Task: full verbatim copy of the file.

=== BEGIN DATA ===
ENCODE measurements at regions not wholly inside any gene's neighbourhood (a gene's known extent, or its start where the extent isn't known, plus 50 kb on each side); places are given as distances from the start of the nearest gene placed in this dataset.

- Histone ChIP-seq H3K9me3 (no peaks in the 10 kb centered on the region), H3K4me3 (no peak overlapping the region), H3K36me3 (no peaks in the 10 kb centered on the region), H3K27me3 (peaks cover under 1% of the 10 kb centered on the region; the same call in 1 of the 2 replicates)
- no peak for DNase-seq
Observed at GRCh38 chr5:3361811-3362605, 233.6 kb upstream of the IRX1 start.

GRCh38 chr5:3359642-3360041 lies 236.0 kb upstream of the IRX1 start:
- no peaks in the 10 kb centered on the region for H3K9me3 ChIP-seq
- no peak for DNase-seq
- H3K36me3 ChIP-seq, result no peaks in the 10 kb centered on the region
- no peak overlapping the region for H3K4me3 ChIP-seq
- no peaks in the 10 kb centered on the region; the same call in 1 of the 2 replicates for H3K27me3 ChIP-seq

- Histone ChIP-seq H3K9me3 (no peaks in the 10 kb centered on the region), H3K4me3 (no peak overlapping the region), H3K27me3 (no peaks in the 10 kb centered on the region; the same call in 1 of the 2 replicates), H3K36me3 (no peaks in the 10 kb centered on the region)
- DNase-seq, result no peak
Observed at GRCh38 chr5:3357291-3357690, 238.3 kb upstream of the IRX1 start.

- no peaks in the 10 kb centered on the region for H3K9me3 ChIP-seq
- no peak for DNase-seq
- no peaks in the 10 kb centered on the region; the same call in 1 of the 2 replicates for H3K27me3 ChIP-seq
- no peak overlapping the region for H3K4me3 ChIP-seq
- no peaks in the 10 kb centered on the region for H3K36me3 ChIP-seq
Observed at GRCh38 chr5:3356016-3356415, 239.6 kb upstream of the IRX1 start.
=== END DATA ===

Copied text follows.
ENCODE measurements at regions not wholly inside any gene's neighbourhood (a gene's known extent, or its start where the extent isn't known, plus 50 kb on each side); places are given as distances from the start of the nearest gene placed in this dataset.

- Histone ChIP-seq H3K9me3 (no peaks in the 10 kb centered on the region), H3K4me3 (no peak overlapping the region), H3K36me3 (no peaks in the 10 kb centered on the region), H3K27me3 (peaks cover under 1% of the 10 kb centered on the region; the same call in 1 of the 2 replicates)
- no peak for DNase-seq
Observed at GRCh38 chr5:3361811-3362605, 233.6 kb upstream of the IRX1 start.

GRCh38 chr5:3359642-3360041 lies 236.0 kb upstream of the IRX1 start:
- no peaks in the 10 kb centered on the region for H3K9me3 ChIP-seq
- no peak for DNase-seq
- H3K36me3 ChIP-seq, result no peaks in the 10 kb centered on the region
- no peak overlapping the region for H3K4me3 ChIP-seq
- no peaks in the 10 kb centered on the region; the same call in 1 of the 2 replicates for H3K27me3 ChIP-seq

- Histone ChIP-seq H3K9me3 (no peaks in the 10 kb centered on the region), H3K4me3 (no peak overlapping the region), H3K27me3 (no peaks in the 10 kb centered on the region; the same call in 1 of the 2 replicates), H3K36me3 (no peaks in the 10 kb centered on the region)
- DNase-seq, result no peak
Observed at GRCh38 chr5:3357291-3357690, 238.3 kb upstream of the IRX1 start.

- no peaks in the 10 kb centered on the region for H3K9me3 ChIP-seq
- no peak for DNase-seq
- no peaks in the 10 kb centered on the region; the same call in 1 of the 2 replicates for H3K27me3 ChIP-seq
- no peak overlapping the region for H3K4me3 ChIP-seq
- no peaks in the 10 kb centered on the region for H3K36me3 ChIP-seq
Observed at GRCh38 chr5:3356016-3356415, 239.6 kb upstream of the IRX1 start.